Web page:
She also saw her career changing in some unexpected ways.
After the success of “In a World…,” Bell found herself in a unique position: She was suddenly in demand as an actress, and a leading lady to boot. In the months after “In a World…” debuted, she snagged starring roles in films like the Disney sports drama “Million Dollar Arm,” the indie rom-com “Man Up,” and the animated crowdpleaser “The Secret Life of Pets.”
“I had never really starred in any movie before, and then I was offered some projects that I really wanted to take advantage of, because I had never been considered that way,” Bell said. “I felt like, ‘Oh gosh, good for you. You put yourself in that level by making your own project.'”
Bell also recognized that working for other directors could benefit her own still-burgeoning filmmaking career. It’s her own film school, and one she doesn’t see leaving behind anytime soon.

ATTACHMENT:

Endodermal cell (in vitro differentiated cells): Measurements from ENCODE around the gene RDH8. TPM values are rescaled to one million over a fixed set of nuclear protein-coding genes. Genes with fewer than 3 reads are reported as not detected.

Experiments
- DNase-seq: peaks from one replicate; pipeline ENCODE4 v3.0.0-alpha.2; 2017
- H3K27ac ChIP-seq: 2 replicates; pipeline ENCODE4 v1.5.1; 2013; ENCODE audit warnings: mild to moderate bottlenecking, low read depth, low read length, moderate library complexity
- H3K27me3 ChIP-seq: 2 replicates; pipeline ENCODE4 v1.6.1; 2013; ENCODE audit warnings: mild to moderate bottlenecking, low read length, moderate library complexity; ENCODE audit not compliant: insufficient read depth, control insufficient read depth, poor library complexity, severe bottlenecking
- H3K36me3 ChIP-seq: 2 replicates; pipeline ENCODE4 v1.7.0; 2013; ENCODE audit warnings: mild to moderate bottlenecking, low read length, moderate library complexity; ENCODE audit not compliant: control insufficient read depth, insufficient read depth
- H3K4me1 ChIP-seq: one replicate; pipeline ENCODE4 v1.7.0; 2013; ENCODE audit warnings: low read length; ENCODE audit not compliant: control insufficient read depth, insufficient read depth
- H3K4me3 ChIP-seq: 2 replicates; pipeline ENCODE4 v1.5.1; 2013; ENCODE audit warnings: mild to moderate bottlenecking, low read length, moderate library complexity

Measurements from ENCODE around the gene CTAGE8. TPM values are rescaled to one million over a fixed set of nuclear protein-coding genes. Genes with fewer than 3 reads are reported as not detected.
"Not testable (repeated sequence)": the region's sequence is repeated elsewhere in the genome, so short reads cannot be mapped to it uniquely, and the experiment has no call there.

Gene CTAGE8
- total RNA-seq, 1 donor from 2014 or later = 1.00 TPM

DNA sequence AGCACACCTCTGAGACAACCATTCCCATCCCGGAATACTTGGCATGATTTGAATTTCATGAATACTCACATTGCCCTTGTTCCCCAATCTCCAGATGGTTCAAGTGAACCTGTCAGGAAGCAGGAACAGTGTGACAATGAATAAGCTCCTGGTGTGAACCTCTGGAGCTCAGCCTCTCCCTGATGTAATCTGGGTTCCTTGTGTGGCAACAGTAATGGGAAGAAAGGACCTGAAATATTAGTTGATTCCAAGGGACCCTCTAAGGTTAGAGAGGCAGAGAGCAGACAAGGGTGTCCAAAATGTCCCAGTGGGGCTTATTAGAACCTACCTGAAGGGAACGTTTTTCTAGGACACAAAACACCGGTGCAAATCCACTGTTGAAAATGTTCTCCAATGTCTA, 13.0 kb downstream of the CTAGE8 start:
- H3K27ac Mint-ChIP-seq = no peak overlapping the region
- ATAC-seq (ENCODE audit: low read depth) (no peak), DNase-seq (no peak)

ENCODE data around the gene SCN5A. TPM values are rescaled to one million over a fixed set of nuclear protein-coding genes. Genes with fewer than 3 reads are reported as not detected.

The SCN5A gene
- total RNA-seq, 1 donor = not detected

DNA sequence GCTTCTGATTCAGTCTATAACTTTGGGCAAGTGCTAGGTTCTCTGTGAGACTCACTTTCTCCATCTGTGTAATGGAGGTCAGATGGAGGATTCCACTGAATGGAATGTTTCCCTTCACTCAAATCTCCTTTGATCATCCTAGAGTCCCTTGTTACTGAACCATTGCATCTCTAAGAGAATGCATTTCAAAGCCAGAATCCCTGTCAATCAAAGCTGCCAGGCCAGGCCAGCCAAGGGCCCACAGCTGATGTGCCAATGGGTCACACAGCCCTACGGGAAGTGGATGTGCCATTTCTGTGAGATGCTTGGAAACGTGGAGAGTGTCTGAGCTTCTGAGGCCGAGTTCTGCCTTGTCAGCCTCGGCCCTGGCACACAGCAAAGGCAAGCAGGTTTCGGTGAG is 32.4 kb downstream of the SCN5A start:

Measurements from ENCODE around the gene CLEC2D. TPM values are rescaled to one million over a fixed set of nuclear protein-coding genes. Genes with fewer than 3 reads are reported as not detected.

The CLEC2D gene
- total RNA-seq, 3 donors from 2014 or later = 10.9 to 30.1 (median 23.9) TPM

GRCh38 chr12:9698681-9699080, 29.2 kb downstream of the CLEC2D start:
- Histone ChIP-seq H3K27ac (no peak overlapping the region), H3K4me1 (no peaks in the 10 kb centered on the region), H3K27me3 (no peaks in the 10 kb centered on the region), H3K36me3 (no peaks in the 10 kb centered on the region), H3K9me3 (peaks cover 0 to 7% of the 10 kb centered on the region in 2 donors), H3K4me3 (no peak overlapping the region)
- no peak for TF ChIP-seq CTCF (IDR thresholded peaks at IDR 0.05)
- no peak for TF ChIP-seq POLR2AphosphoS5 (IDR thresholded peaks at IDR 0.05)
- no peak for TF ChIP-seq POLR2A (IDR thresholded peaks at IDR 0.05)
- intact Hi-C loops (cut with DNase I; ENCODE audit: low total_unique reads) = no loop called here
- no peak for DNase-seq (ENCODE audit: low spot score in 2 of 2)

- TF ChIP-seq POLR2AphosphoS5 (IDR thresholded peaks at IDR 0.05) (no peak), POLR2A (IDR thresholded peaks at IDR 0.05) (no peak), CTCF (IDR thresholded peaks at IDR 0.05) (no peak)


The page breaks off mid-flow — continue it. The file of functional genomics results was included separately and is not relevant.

“I learned how to direct from other directors, from being in the trenches of an actor and observing, being a respectful and quiet observer of how the mechanics of production work,” she said. “It’s really important to me to continue to act, to be an actor for hire, because that is how I get to have a profound, one-on-one kind of learning curve.”
The four-year break from directing also proved to be serendipitous to the story she wanted to tell. The film follows a trio of very different couples (Bell, Ed Helms, Amber Heard, Wyatt Cenac, Mary Steenburgen, and Paul Reiser), all of whom are struggling with the concept and constraints of marital commitment. When a filmmaker (played by Dolly Wells) arrives in their community, ostensibly to lens a documentary about the ups and downs of marriage, it upends each pair, while offering some amusing emotional insights into marriage itself.